Golf helps Parkinson’s patients tee off against their disease

Clinic helps patients get back in the game

Jay Miller gripped his golf club and looked down at his ball resting on the green earth below. He paused and took his swing. Smack! The ball sailed across the driving range, landing about 150 yards away. On this evening at Nevel Meade Golf Course, Jay, and the dozen men around him, looked like a bunch of guys working on their game. But this practice session was much more. Golf is a part of their therapy in the battle against Parkinson’s disease.

“Nice shot, Jay!” said Megan Cash, P.T., DPT, physical therapist at Norton Brownsboro Hospital.

Each year, nearly 60,000 people are diagnosed with Parkinson’s disease in the United States. Parkinson’s is a degenerative neurological disorder that impairs movement, muscle control and balance. It usually affects people between ages 55 and 75, but it also can develop in younger people.

“Parkinson’s is a challenging disease,” Jay said.

To help patients overcome the physical and emotional challenges of the disease, Norton Neuroscience Institute’s Resource Center launched a Parkinson’s Golf Clinic five years ago.  Each spring, summer and fall, Norton Healthcare Parkinson’s patients work on their swings under the watchful eyes of golf pros and Norton Healthcare physical therapists. Bellarmine University physical therapy students also volunteer to help the golfers stretch before each session.

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The clinic helps patients improve their game, but the purpose is much greater.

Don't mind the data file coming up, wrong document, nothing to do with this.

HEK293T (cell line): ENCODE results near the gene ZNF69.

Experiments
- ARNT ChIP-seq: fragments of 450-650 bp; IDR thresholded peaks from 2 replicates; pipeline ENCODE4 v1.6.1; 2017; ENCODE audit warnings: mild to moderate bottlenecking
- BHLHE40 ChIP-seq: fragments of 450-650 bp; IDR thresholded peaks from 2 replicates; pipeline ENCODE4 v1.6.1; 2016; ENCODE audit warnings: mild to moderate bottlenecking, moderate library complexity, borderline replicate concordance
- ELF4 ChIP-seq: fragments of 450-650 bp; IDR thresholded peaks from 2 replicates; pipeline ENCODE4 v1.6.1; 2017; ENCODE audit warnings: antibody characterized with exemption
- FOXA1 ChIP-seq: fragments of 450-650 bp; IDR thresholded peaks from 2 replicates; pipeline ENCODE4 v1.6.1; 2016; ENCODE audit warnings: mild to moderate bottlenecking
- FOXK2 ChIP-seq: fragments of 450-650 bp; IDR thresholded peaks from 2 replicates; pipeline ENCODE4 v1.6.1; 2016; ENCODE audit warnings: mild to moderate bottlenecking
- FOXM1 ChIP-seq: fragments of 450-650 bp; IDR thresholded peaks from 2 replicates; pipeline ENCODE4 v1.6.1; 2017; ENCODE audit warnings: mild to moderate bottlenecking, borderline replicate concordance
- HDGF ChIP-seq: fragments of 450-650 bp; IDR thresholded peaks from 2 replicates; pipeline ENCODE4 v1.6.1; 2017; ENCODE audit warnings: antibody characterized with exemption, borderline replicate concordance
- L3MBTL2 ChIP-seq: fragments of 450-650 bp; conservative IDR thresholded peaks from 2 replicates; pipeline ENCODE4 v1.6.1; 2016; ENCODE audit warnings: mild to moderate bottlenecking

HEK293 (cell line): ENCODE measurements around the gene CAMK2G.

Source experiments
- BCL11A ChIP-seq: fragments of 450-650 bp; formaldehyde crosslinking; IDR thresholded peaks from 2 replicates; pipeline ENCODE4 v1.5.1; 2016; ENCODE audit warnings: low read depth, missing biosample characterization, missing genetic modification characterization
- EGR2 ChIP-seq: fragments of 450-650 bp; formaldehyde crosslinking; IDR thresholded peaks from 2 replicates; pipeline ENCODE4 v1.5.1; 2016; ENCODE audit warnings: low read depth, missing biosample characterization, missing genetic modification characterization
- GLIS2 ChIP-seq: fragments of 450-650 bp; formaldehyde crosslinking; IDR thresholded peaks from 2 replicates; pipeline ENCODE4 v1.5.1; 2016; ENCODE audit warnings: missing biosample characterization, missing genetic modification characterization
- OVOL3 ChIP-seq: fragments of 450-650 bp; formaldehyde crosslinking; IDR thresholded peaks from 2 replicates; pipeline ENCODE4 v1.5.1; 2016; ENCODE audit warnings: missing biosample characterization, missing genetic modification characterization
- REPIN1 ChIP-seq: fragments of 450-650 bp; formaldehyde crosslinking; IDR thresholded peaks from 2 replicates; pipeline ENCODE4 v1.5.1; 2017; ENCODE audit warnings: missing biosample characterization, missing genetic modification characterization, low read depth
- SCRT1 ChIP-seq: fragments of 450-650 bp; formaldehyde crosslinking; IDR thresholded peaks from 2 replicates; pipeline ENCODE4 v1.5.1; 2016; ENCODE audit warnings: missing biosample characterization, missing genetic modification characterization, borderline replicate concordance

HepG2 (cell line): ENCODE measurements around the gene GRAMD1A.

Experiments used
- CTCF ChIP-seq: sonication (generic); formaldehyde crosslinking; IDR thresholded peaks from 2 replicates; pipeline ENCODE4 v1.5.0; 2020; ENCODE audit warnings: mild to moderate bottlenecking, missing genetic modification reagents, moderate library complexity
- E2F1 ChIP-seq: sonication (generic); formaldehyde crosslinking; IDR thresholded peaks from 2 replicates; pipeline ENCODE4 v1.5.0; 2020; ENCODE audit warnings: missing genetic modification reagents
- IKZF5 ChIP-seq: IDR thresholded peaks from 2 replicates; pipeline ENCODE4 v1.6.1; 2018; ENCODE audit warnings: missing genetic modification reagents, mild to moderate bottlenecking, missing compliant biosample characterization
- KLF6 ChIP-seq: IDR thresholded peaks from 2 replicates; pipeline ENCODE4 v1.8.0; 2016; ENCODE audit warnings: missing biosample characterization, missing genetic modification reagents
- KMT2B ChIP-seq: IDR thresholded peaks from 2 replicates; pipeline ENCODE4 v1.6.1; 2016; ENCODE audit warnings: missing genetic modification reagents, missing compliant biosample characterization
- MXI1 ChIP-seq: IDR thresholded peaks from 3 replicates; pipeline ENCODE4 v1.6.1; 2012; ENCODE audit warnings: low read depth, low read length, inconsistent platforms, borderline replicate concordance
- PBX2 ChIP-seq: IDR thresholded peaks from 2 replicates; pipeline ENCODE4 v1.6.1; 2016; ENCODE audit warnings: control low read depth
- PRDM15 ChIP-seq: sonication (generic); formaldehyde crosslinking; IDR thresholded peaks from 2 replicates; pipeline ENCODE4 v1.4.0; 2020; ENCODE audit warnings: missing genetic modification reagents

“We’ve found that golf helps with balance, gait and rotation — things that Parkinson’s patients often struggle with,” Megan said. “It’s also a great form of exercise.”

Jay, who was diagnosed with the disease in 2009, said the clinic has helped knock a stroke or two off his game. He likes the instruction but also the emotional support the clinic provides.

“The comradery of spending time with people fighting the same battle as you are really helps,” he said. “This is a time for us to get together, hit some balls, listen to music and have some fun.”

The Parkinson’s Golf Clinic is open to any patient diagnosed with Parkinson’s disease who is under the care of a Norton Neuroscience Institute neurology provider. More information about the clinic and other classes offered through Norton Neuroscience Institute Resource Center can be found here.

Funding for the clinic is provided through the Norton Healthcare Foundation. Learn how you can support this and other initiatives for the community.

Norton Neuroscience Institute

At Norton Neuroscience Institute, our team of nationally recognized neurologists, neurosurgeons and neuropsychologists provide innovative care tailored to the individual needs of our patients. Together with support services from Norton Neuroscience Institute Resource Center, patients and families have access to numerous clinical trials, specialized rehabilitation services, educational resources and complementary therapies.

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